What else, what else… I still hate the chaise. I just don’t think it is worthy of my body.

 

 

Also, I like to eat bees. It’s painful but delicious.

I guess that is a pretty good update for now. Hope everyone has a great week!

xoxo – Doug

 

Jake and Project Joy.

I don’t know how it is for others who have lost a pet, but for me, year one was just getting through all the firsts. After that, holidays come and go and I wish Melvin and Jake were here but I don’t necessarily count the number of moments they’ve missed.

Except the anniversary of when we said goodbye. I try not to think about it, but my brain does not always comply. My brain reminds me in March, that Melvin died in April.  And I try to think of other things but something more powerful than me forces  me to remember. And on that day in April, I have a day to myself. No social media, no blog. Doug and I take donations to shelters and pay Melvin’s love forward.  I may cry a little, but for the most part, Melvin is always with me.

It’s a little different with Jake’s anniversary. My mind starts reminding me much earlier. And I fight really hard to ignore it. There are many more tears. Losing Melvin was pure sadness. Losing Jake was more traumatic. Melvin was gone, Jake was gone. There were no dogs. Days felt infinite because I was no longer caring for Jake.

Grief is so confusing and hurtful.

Next week will be two years since I looked into Jake’s googly eyes, and I can still feel the spiral of emotion that I went through before and after he died. And at the same time, joy washes over me every time I see his face.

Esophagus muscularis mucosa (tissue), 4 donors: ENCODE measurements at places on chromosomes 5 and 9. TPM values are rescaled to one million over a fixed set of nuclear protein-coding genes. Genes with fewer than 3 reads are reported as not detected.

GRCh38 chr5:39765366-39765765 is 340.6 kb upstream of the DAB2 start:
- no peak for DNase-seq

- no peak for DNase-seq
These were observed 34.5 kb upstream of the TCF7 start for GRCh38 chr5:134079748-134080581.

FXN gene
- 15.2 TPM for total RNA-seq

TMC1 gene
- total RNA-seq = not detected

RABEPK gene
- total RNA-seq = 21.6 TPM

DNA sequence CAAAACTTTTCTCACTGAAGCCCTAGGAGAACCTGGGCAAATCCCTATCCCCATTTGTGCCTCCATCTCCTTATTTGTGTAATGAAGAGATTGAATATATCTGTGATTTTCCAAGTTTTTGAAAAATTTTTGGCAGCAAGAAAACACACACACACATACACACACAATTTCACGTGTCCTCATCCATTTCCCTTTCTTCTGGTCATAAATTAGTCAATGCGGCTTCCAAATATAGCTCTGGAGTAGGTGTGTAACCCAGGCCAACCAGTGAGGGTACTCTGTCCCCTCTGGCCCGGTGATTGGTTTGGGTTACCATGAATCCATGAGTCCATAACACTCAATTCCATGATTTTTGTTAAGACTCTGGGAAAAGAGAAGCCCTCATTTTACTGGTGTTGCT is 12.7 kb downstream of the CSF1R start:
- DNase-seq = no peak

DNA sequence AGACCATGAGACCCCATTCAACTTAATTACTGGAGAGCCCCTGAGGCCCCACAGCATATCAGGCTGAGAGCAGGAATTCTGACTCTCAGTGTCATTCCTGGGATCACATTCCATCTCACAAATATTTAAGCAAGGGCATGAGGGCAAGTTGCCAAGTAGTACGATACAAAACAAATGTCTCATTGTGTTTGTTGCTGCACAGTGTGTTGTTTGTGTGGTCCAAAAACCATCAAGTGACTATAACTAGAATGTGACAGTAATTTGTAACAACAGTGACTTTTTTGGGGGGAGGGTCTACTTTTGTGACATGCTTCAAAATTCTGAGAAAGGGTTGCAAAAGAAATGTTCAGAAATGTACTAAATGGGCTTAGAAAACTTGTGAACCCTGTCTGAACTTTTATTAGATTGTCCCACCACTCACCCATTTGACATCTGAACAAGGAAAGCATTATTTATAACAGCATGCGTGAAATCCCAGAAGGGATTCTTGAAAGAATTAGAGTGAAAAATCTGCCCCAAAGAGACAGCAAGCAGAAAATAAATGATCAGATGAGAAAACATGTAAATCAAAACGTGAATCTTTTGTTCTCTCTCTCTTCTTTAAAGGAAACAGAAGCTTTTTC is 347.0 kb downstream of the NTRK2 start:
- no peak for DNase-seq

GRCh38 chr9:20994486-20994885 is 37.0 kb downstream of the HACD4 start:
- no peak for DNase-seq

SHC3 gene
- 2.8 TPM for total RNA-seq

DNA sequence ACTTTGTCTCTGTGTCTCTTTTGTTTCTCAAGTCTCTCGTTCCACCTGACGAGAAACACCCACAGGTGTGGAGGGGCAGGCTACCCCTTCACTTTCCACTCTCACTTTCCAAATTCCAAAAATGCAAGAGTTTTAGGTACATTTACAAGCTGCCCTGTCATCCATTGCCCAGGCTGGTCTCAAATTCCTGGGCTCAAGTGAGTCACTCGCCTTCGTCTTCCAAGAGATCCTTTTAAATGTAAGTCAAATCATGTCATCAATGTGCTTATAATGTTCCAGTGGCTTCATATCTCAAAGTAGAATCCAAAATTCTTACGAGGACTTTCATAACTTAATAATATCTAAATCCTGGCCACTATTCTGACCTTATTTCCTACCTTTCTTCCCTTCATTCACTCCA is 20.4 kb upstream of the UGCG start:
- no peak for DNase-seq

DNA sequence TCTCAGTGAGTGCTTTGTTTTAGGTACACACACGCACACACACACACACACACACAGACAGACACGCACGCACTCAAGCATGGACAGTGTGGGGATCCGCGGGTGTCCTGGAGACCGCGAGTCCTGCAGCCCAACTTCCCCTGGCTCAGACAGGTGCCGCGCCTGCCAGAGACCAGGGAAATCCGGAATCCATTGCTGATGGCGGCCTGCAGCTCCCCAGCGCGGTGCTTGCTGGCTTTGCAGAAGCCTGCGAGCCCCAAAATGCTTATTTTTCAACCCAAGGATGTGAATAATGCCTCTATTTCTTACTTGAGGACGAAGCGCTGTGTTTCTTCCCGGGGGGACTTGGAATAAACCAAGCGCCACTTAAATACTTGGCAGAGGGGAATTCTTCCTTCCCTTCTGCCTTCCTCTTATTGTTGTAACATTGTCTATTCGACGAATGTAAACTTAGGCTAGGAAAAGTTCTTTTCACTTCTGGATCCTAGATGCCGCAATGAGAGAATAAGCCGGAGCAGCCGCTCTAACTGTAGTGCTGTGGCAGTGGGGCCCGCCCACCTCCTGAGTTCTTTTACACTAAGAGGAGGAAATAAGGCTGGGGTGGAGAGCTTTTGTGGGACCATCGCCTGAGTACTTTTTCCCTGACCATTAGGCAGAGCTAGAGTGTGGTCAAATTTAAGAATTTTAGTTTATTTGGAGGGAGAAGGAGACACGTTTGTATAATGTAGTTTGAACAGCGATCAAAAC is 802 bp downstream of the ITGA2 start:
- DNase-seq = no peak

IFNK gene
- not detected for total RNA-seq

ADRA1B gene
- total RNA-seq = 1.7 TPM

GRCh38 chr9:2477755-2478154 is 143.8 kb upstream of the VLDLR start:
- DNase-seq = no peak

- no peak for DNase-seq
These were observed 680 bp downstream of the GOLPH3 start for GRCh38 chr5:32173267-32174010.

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So that is where you come in. The best way for me to combat those emotions, is to pay Jake love forward. So Melvin & Jake’s Project Joy would like to find a dog in need of wheelchair. The dog can be in their forever home or waiting to be rescued, but preferably in the US.

Please message us at ohmelvinyojake@gmail.com if you know of a dog that needs a cart. We will pick one on July 18th so that Jakey’s anniversary can be more joyful than sad!

#loveliveson

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Vacation.

We had our annual family vacation last week. The dogs have never gone because a few family members are allergic to dogs. Last year when I left Doug for this trip, he was still in recovery from his first leg surgery and was living life as an inmate in his pen. He was also on meds to keep him calm.  Just typing that makes me laugh, most days those drugs were no match for Doug.